Read the full press release here.
Download press images here.

“Bruce Onobrakpeya: The Mask and the Cross”
April 7-July 30, 2023

This is the first solo exhibition at an American museum for sculptor and printmaker Bruce Onobrakpeya (born 1932), one of the fathers of Nigerian modernism and a founding member of the Zaria Art Society, an art collective that developed the “natural synthesis” aesthetic that came to define early postcolonial Nigerian art. “The Mask and the Cross” describes the artist’s creative phase from 1967 through 1978, during which he created numerous works marrying Nigerian tradition, folklore and cosmology with Catholic motifs and stories from the Bible. This period began with the creation of a series commissioned by the Catholic Church titled “Fourteen Stations of the Cross,” which depicts scenes from the last earthly day of Jesus Christ. Onobrakpeya portrays Biblical characters as Nigerian and reimagines Biblical scenes in Nigerian settings. Grounded in the High’s own edition of Onobrakpeya’s “Fourteen Stations of the Cross” prints, “The Mask and the Cross” will showcase other works from this period and examples from later periods that feature themes of religious hybridity and multiplicity, subjects he has returned to throughout his 60-year career. This exhibition is organized by the High Museum of Art, Atlanta.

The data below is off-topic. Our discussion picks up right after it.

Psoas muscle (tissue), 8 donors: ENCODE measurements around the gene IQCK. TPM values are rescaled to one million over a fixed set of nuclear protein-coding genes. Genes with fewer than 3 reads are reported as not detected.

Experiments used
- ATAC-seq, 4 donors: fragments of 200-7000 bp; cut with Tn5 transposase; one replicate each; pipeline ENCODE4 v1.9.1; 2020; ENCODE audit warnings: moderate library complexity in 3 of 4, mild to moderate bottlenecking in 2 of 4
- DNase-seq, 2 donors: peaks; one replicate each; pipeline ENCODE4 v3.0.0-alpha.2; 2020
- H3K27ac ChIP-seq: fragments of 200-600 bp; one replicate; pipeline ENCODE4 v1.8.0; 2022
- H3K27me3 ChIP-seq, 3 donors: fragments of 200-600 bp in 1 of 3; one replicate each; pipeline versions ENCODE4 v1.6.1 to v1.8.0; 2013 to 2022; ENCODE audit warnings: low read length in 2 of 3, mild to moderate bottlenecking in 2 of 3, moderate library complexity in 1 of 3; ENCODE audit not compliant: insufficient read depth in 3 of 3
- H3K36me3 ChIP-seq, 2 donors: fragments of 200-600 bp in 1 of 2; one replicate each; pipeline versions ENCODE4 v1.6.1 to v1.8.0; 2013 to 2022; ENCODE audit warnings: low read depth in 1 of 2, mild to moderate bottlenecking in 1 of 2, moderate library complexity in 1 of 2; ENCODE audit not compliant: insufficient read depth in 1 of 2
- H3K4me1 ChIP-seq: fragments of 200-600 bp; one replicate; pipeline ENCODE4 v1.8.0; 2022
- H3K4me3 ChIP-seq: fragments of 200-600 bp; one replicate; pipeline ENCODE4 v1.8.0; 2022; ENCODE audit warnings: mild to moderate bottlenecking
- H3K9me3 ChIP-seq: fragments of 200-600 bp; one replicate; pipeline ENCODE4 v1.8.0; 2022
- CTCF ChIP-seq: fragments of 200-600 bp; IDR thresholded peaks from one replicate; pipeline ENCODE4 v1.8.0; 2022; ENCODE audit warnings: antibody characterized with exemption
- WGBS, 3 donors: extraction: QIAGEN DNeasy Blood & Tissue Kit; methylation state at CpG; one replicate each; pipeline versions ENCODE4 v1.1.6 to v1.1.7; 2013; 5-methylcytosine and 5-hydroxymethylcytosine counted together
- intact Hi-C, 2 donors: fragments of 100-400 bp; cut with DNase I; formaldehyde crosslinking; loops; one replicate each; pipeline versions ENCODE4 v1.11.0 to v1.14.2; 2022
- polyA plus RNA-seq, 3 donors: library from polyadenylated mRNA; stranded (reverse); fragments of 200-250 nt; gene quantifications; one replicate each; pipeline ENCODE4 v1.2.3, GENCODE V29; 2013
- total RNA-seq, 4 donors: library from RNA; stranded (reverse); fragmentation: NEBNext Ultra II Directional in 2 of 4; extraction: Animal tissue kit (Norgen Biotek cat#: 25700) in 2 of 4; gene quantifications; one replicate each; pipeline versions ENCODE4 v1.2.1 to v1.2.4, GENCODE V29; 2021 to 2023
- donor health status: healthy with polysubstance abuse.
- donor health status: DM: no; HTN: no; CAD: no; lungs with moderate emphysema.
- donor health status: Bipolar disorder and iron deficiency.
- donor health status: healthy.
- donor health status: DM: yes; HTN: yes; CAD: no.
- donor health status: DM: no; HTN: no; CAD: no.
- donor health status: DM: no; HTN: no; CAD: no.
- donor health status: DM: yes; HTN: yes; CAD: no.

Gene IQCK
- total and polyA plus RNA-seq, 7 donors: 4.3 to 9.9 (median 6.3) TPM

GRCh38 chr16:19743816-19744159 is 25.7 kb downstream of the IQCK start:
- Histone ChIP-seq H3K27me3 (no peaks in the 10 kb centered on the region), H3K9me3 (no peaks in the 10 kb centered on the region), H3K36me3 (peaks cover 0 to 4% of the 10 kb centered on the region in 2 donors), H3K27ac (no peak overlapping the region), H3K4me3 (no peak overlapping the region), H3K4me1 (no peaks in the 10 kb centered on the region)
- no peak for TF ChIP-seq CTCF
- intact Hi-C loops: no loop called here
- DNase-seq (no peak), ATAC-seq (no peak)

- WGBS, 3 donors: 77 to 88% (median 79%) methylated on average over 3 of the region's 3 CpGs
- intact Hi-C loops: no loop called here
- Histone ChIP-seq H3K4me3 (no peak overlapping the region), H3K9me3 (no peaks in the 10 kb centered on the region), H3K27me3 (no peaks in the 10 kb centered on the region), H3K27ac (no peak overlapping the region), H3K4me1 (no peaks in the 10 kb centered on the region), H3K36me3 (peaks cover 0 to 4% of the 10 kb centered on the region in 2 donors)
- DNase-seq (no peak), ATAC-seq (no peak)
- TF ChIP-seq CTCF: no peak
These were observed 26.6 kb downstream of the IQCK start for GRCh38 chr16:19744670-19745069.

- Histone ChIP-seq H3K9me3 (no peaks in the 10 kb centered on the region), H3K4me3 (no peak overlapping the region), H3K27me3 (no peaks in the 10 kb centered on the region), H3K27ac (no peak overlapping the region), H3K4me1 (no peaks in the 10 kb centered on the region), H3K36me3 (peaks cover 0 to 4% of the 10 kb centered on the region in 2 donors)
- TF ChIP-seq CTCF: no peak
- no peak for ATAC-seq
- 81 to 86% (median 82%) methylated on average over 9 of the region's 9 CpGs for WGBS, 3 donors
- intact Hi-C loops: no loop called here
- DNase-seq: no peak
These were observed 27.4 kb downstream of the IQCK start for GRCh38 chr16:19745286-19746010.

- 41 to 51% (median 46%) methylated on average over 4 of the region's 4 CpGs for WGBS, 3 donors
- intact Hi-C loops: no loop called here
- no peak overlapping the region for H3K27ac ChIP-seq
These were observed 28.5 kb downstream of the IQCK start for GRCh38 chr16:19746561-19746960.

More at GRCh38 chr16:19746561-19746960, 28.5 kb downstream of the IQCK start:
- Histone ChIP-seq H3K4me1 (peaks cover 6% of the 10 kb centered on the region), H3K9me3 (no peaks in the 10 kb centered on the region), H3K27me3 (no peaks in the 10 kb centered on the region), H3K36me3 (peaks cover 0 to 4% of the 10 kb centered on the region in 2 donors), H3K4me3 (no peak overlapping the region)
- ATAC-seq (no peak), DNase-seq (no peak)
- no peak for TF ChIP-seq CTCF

Read the full press release here.
Download press images here.

May 14-Nov. 26, 2023

This immersive environment within a monumental celebratory canopy by designer Tanya Aquiñiga is the High’s eighth site-specific installation on the Woodruff Arts Center’s Carroll Slater Sifly Piazza, continuing the Museum’s multiyear series of inclusive and inviting commissions to activate its outdoor space and encourage community engagement. Drawing upon years of Aquiñiga’s collaborative practice, the project explores craft and its multiple connections to culture, tradition, materials, function and community. The installation’s massive canopy will comprise many layers, including custom papel picado (traditional crafts of cut tissue paper with global roots) designed by various people at workshops in Atlanta. In addition, decorations from celebratory traditions around the world, such as kites, lanterns, floral garland and disco balls, will envelop the interior of the environment and create a spectacular panoply of layered signs and symbols. Aguiñiga will also create objects for the space that probe ideas surrounding cultural intersections and hybrid identities and will feature custom-made piñatas, based on designs by several contest winners from the Atlanta region, in the installation. This exhibition is organized by the High Museum of Art, Atlanta.
Read the full press release here.
Download press images here.

“Ancient Nubia: Art of the 25th Dynasty from the Collection of the Museum of Fine Arts, Boston”
June 2-Sept. 3, 2023